‘Frantic and unhinged’ NHS psychologist is suspended after patients complained she spent hour-long sessions ignoring their problems and discussing her own instead – leaving clients ‘burdened and upset’
- Psychologist Martina King suspended six months after discussing own problems
- Mrs King, who has 15 years experience with NHS, told a patient she hated NHS
- Patients complained after she left them feeling ‘burdened’ and ‘upset’
An NHS psychologist has been suspended after patients complained she spent hour-long therapy sessions ignoring their problems and discussing her personal life.
‘Emotional’ Martina King wasted entire appointments discussing issues to do with her family, her job and her own health, leaving her clients ‘burdened’ and ‘upset’.
The experienced professional, who worked at Hertfordshire Partnership University NHS Foundation Trust, even told one patient that she hated the health service.
Mrs King, who has 15 years experience with the NHS, argued that she shared personal details to empathise with patients.
But a disciplinary panel at the Health and Care Professionals Tribunal Service judged her unfit to practice and suspended her for six months.
‘Emotional’ Martina King (pictured) wasted entire hour long appointments discussing issues with her family, her job and her own health leaving her clients ‘burdened’ and ‘upset’
A hearing was told Mrs King became a clinical and counselling psychologist for the NHS trust in November 2009, working for acute mental health services.
In April 2018, a patient – named only as Service User A – reported concerns about Mrs King’s conduct after she had become visibly upset and disclosed personal issues which were ‘clearly very raw’, the panel heard.
Service User A described Mrs King’s eyes as ‘glazed and full of emotion’ and said she was ‘frantic, unhinged, not calm and on edge’ which shocked her client who was left ‘feeling awful’.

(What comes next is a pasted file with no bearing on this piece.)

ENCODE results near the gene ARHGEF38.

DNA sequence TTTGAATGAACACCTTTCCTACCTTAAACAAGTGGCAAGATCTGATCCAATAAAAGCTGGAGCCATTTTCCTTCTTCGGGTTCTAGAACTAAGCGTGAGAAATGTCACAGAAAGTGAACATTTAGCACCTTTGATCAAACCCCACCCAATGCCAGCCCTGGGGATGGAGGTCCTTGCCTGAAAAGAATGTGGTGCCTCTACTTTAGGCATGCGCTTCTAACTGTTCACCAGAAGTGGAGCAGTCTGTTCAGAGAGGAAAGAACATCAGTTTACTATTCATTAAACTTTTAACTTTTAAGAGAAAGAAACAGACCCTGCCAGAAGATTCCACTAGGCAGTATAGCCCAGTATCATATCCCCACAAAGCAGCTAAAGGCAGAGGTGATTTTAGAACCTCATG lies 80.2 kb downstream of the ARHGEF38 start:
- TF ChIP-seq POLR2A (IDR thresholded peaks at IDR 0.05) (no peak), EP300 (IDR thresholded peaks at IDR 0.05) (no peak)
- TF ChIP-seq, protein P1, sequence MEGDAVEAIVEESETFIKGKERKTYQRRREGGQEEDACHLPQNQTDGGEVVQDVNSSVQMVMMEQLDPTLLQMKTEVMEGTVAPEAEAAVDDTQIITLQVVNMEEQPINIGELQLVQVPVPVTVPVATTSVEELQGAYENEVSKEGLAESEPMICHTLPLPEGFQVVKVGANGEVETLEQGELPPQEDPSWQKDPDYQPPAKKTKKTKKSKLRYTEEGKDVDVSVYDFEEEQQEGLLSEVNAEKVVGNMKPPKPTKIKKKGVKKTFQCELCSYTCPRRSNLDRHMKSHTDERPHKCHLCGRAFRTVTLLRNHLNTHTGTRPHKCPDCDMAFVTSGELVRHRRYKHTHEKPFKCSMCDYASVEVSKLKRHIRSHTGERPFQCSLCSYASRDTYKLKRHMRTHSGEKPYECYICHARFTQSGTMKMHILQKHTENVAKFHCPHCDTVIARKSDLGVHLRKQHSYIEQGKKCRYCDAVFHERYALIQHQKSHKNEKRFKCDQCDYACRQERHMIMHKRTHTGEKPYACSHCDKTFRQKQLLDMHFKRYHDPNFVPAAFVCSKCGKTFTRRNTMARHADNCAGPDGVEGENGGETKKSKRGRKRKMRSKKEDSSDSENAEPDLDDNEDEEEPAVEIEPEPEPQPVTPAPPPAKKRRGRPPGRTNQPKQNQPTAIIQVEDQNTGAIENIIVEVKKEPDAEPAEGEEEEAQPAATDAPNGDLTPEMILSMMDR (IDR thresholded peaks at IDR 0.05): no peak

Another patient who had never been to therapy before, Service User B, met with Mrs King and as she explained her situation, Mrs King became upset, had tears in her eyes and then went on to describe her own circumstances.
Mrs King, who has 15 years experience with the NHS, argued that she shared personal details to empathise with patients
Service User B said she had not known what to expect from therapy but felt that Mrs King’s behaviour was a ‘cry for help’, the panel heard.
She felt Mrs King was unfit to work as she was oversharing with a patient who was herself ‘vulnerable’ and ‘her head was all over the place’.
Similarly, during another patient – Service User C’s – first appointment in September 2019, Mrs King talked about herself ‘for most of the session’.
During their next session, Mrs King said her patient looked stressed and offered her a massage.
For the majority of the appointment, Mrs King talked about her personal and professional life, family circumstances, her moving house and health.
The panel heard that Mrs King went into detail about her managers and said she hated the NHS and claimed that she had been treated unfairly.
Their hour long session overran by 45 minutes and when it finished, Mrs King gave Service User C a big hug and asked her not to tell anyone about what she had said.
Suspending Mrs King for six months, the panel concluded: ‘There remained a risk of repetition of such potentially harmful conduct in the future.’
The patient ‘barely said anything’ and ‘felt unable to leave’, the tribunal heard.
Service User C said she felt quite ‘worried, burdened, upset and let down, having made a big effort to go and see a therapist’. She felt that the appointment had made her situation worse in some ways leaving her ‘vulnerable’ and ‘quite distressed’.
During an investigation, Mrs King had said she had shared personal details with patients in order to empathise with them and validate her own responses to their situations which bore similarities to her own experience.
The panel – held remotely – said: ‘Mrs King did not dispute the essential facts of the consultations with Service Users A, B and C.
‘In particular, she did not dispute that she had made personal disclosures, but submitted there was therapeutic benefit for the service users.
‘(She) breached professional boundaries by disclosing highly personal, distressing and sensitive information about herself.
‘Mrs King’s actions caused [patients] further distress and worry, including about Mrs King herself.’
Suspending her for six months, the panel concluded: ‘There remained a risk of repetition of such potentially harmful conduct in the future.’
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